Is the artistry the statement? “Rise of an Empire” is cool to watch, and understanding that I am expected to suspend all belief at the door (and actually invite in absurdity), I had fun cycling through all the maudlin images and plethoric naval battles. The film is nothing if not a brainchild of rampant imagination, one satiated by the visceral triggers of violence and sex. Of course, the comical elements stand out the most: as when Ms. Green decapitates an underling, kisses his lifeless head, and tosses it aside in an instance of utterly useless slow motion.
Is the modern cultural relevance the statement? Ideas of ‘democracy’ and ‘freedom’ are what drive these men, along with loyalty to homeland, family, and friendship. Grandiose rhetoric only goes so far to the discerning ear; while lines like, “We would rather die on our feet than live on our knees” offer flashes of inspiration, great war films work our core to such excoriating effect that the do-or-die mentality becomes our own. (Think what “Saving Private Ryan” did—a breathtakingly realistic invasion showed us the chaotic horror of war, the worst of the worst; over the next two hours we encounter ethical dilemmas and hear boyhood stories, thickening the life of war; by the end, we may not know the environment, but because parts of us are in these men, we know the feelings.) In “Rise of an Empire”, the only emphasis on our humanity comes from a father/son story threaded in less than delicately (and I would guess only the most patriotic of us would agree that dying for our country is a responsibility akin to dying for our family). Even the film’s marketing campaign is inconsistent: “Rise of an Empire” posters tell you to “Seize Your Glory” in a blatant nod to the self. Are we trying to rally around the troops here, or not?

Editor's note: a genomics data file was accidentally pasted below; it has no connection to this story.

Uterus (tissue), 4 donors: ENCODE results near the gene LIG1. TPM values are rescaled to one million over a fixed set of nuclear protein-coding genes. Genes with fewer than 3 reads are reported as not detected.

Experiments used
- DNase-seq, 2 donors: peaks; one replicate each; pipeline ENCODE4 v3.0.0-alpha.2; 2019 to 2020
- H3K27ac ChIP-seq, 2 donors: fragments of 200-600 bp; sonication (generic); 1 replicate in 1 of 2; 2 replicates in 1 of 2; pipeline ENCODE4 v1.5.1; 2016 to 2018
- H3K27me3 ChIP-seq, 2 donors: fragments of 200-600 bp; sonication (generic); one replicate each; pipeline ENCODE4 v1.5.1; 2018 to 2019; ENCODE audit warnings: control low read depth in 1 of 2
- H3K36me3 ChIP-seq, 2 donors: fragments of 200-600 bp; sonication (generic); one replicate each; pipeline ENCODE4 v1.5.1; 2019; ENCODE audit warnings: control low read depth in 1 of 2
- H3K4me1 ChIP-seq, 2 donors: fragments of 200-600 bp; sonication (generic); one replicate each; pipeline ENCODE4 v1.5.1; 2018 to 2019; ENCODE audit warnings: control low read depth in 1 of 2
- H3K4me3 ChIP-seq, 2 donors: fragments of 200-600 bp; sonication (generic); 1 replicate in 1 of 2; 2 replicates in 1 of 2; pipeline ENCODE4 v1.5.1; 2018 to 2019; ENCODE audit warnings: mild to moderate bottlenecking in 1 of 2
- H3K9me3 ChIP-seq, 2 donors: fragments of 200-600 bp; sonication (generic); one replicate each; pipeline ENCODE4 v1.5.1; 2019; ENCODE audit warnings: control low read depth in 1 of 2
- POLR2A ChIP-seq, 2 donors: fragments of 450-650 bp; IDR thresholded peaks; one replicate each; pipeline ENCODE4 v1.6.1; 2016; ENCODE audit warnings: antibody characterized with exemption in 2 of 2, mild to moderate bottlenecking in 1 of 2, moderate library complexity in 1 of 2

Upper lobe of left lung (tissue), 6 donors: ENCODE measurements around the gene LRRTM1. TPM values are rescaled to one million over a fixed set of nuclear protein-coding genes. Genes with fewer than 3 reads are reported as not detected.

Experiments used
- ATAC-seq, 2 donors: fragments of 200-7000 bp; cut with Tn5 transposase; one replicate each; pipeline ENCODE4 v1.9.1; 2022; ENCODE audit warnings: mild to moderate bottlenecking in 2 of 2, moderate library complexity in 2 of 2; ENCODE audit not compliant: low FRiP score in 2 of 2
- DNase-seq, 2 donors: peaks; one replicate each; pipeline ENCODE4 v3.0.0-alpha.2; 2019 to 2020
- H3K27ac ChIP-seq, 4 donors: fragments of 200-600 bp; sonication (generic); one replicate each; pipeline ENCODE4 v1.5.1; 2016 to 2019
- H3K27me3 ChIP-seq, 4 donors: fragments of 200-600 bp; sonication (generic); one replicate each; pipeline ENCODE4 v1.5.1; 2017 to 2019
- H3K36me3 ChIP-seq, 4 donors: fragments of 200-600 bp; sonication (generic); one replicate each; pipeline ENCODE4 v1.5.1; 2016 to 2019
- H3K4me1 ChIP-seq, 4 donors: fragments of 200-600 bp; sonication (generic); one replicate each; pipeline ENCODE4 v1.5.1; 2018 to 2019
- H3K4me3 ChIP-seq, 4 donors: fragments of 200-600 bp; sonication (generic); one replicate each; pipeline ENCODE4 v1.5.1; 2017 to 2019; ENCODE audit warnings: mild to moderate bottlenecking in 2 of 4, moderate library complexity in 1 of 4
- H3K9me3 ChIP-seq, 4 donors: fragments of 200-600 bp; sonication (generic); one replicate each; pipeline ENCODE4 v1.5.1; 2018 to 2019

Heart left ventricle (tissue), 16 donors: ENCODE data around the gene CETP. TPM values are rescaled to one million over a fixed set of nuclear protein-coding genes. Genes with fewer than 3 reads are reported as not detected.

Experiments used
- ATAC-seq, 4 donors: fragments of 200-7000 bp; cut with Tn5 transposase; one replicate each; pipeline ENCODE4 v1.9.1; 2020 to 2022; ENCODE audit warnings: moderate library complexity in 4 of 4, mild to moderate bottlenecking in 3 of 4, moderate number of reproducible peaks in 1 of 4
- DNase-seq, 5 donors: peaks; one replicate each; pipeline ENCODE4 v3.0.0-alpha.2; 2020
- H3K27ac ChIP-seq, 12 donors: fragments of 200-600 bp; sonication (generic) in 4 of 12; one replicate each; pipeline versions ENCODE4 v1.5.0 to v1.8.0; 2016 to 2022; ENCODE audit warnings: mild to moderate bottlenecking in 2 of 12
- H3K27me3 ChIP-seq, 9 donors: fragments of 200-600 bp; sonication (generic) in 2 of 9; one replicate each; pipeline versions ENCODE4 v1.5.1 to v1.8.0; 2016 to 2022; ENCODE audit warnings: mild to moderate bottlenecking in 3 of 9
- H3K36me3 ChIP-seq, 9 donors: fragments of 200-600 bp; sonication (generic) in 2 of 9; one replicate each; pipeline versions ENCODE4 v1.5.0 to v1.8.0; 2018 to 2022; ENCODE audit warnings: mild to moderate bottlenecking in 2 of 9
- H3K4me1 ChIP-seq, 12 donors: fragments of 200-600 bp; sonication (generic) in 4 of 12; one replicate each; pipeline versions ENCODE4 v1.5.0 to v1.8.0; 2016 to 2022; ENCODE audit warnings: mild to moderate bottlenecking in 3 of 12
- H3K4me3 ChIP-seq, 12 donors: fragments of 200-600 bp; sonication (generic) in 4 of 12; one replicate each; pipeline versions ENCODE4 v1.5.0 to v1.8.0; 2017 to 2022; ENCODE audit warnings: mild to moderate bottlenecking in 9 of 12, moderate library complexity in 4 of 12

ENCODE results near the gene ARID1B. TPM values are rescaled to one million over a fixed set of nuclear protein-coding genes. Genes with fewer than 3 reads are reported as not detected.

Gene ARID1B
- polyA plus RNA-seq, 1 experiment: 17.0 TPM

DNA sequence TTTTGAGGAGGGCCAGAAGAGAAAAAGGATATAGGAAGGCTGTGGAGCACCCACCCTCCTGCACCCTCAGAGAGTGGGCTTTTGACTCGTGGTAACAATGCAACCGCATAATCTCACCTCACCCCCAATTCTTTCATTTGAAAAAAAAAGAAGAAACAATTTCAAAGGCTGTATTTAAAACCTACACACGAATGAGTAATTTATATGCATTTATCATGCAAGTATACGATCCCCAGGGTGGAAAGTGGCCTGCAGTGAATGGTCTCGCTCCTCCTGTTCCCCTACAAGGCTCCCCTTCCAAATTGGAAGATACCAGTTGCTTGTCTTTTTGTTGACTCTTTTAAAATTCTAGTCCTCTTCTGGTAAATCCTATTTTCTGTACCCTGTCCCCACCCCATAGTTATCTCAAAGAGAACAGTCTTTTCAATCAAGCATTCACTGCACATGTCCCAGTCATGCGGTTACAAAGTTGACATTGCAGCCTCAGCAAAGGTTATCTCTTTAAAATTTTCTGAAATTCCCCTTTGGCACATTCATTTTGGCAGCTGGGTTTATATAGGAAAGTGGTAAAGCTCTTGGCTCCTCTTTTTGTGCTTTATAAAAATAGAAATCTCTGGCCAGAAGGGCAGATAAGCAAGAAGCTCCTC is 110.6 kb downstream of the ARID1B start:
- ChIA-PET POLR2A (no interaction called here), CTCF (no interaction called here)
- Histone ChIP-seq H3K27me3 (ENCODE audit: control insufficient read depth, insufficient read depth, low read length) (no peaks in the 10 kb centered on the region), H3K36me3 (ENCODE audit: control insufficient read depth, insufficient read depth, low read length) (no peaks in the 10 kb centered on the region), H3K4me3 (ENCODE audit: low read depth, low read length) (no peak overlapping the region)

It may help to think about what we are being asked to take away from with the film. This is different than being asked what we remember about the film, and I hesitate to give any filmmaking team short shrift just because they convinced Ms. Green to go topless, thereby allowing them to fully justify their ‘R’ rating (that’ll just make the kids want to see it more). But overall, “Rise of an Empire” is the kind of film in which I feel like I am not being taken seriously as an audience member. In our position, asking for something we haven’t seen before, heard before, or considered before is the very minimum we are allowed. “300” may pass on a few of these marks; “Rise of an Empire”—though you need to wait until its climatic, final scene to see if it will—did not.
Maybe the action sequences drowning out these cookie-cutter themes is a backhanded way to acknowledge our society’s quickness to neglect substance, so far as we have a glut of flashy images to keep us fat and giggly? I doubt this is true, and in it I assume a lack of substance, but my critical sense sometimes tries to appeal to even the most skeptical viewers. After all, why not just go for some escapist kitsch? Because there is good escapist kitsch, and bad escapist kitsch, and as Potter Stewart famously penned when writing about how to recognize hardcore pornography, “I know it when I see it.”